A newly unveiled tactile sensor rivals the sensitivity of human skin. When pressed against a penny, for instance, the film can distinguish the wrinkles in Abraham Lincoln’s clothing.
The transparent film—broader than a fingertip but less than one ten-thousandth as thick as typical human skin—may ultimately boost the tactile sensitivity of robots, says chemical engineer Ravi F. Saraf of the University of Nebraska in Lincoln. It may also give surgeons using endoscopes a means to remotely evaluate tissue texture.
Saraf and Vivek Maheshwari, also of the Lincoln campus, describe their novel sensor in the June 9 Science.
With up to 25 volts of electricity powering it, the 100-nanometer-thick, multilayer membrane translates pressure into light and electric current. To do so, it exploits the quantum phenomenon of electron tunneling, in which electrons pass through seemingly impenetrable barriers.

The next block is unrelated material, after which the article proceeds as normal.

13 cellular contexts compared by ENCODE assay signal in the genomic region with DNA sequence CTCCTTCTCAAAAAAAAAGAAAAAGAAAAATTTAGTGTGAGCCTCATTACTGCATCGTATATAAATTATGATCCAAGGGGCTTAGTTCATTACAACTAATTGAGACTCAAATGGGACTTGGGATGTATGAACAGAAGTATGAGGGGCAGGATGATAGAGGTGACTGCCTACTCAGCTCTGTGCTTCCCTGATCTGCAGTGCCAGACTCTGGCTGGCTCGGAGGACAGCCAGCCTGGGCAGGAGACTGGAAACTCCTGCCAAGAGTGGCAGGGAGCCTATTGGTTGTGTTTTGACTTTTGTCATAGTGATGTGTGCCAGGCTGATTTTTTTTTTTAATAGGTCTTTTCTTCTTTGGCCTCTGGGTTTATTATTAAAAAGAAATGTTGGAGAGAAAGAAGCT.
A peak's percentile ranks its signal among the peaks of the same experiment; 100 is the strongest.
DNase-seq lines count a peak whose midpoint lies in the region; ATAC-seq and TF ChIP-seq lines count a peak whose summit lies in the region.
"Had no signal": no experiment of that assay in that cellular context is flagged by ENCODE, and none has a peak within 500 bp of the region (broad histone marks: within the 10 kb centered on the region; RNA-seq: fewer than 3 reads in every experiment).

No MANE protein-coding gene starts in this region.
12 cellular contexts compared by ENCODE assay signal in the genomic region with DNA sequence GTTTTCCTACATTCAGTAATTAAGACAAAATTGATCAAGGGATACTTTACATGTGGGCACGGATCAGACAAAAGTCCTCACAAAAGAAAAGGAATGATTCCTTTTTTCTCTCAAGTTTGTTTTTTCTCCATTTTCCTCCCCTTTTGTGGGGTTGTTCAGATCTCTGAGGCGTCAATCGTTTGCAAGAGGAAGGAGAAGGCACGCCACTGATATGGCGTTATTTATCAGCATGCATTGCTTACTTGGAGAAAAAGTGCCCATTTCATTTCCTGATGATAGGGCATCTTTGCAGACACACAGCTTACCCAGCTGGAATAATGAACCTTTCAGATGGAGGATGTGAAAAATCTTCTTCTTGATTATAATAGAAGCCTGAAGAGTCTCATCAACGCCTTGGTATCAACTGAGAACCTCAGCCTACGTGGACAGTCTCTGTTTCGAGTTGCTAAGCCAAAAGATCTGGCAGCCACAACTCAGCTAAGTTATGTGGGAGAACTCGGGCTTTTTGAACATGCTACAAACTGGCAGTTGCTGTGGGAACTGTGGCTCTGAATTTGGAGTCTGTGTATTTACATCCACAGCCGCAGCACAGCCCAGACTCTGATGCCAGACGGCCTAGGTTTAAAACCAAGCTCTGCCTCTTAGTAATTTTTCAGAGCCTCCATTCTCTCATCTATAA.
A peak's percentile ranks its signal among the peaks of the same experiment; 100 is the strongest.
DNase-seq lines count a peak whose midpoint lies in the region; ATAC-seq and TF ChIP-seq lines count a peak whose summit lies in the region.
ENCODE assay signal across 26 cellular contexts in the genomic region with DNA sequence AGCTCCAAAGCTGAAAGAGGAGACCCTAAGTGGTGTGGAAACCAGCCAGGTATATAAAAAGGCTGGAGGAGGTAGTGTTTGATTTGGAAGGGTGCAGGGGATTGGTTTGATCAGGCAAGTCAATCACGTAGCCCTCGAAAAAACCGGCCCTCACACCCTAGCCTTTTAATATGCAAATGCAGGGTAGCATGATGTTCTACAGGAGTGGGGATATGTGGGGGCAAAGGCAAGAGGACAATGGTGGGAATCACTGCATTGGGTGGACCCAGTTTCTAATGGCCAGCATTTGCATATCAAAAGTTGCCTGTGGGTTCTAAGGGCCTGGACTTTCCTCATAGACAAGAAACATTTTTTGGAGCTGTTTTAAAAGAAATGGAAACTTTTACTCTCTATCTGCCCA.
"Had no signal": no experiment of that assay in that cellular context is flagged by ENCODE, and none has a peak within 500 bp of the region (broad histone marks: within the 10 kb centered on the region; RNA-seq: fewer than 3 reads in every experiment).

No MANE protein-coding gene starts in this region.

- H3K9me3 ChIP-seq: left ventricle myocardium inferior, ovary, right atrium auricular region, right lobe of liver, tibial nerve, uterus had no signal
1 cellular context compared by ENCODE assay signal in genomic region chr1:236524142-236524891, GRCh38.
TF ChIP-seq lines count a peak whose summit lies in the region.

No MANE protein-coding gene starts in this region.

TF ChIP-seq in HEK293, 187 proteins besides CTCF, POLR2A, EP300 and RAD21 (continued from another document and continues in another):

In an uncompressed sensor, electrons responding to the voltage would tend to flow between layers of gold nanocrystals and layers of cadmium sulfide nanocrystals, but sheets of insulating polymers bar the way. When the sensor touches something, pressure at spots along the film forces the nanoparticle layers closer together, raising the tunneling odds and allowing electricity to flow at those spots. Because an electric current makes cadmium sulfide glow, the sensor yields an image of the topography it contacts.
The sensor can distinguish side-to-side features only 40 micrometers across. Other touch sensors that span comparable postage–stamp–size areas discern features no finer than a couple of millimeters across, Saraf notes.